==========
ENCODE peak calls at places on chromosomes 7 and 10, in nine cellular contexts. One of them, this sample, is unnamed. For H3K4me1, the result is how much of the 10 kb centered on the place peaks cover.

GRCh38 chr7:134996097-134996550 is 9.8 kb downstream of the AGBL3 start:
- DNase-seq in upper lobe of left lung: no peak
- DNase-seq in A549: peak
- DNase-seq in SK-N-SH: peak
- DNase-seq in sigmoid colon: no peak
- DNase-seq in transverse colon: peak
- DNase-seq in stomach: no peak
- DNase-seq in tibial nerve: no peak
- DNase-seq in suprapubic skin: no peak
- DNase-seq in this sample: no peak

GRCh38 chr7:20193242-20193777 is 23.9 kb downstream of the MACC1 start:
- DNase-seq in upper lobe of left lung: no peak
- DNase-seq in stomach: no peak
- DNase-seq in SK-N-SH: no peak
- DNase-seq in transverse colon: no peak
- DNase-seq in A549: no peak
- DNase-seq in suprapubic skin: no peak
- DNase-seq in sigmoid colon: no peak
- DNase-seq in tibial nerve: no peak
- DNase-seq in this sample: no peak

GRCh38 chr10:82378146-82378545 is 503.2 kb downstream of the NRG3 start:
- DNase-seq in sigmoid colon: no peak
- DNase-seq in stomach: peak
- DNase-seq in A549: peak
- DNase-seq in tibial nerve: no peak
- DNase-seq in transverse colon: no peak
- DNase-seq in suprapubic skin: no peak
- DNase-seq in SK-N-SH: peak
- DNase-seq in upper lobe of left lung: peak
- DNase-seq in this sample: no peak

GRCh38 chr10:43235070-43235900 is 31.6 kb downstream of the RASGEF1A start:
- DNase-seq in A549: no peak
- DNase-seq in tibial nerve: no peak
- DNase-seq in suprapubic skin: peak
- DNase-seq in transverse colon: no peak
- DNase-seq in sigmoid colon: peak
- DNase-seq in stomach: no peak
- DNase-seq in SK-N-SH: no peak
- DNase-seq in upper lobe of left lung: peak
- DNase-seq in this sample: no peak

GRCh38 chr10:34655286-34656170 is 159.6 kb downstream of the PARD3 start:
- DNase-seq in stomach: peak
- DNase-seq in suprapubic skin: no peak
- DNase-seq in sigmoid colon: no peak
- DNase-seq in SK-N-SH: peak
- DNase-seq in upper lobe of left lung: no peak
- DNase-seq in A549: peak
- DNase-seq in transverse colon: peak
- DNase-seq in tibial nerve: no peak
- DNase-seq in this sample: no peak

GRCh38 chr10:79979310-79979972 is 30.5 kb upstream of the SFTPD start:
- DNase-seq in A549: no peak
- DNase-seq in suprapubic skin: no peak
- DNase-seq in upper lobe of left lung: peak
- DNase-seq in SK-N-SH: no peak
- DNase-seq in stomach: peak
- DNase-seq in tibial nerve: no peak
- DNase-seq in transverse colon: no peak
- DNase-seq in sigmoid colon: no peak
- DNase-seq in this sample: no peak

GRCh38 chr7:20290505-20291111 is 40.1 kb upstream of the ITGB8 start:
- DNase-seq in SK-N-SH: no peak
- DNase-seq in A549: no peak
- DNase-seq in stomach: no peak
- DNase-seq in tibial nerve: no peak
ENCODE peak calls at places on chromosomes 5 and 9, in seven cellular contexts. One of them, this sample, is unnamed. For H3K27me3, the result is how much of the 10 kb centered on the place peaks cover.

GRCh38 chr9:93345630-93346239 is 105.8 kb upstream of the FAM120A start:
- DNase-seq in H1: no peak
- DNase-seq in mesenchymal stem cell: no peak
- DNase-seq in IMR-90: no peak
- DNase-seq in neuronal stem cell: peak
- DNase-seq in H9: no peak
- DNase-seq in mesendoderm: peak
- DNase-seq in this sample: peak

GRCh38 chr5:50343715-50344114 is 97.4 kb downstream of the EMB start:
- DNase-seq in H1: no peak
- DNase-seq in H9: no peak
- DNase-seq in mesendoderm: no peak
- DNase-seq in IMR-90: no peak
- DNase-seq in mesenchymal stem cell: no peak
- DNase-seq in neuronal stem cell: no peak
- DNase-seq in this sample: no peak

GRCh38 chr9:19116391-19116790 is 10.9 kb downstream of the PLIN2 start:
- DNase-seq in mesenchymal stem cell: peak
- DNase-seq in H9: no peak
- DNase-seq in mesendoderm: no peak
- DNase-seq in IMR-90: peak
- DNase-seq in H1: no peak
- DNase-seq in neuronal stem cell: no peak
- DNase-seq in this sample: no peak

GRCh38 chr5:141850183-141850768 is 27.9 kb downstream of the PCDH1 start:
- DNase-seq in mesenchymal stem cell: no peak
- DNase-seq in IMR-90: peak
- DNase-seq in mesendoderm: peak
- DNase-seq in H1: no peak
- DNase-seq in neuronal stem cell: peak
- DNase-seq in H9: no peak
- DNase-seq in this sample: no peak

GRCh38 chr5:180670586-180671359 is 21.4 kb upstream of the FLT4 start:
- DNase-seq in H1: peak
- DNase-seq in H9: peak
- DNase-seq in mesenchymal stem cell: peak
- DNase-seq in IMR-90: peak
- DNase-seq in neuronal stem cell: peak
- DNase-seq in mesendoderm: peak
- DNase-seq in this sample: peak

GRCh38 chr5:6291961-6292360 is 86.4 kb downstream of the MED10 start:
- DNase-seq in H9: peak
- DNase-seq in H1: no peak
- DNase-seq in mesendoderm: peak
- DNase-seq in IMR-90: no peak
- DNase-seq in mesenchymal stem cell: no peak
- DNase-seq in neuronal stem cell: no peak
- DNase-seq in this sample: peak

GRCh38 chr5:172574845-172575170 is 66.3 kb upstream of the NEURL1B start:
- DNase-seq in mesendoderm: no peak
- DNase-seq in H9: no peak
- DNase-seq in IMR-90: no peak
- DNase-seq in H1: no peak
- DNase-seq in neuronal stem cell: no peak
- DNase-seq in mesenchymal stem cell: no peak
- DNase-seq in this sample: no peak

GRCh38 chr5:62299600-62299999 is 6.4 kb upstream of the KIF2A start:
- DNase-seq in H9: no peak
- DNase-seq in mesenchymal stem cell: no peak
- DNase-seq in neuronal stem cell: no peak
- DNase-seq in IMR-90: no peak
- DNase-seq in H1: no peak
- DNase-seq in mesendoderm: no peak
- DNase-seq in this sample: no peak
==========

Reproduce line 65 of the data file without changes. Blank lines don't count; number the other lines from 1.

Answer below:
- DNase-seq in stomach: no peak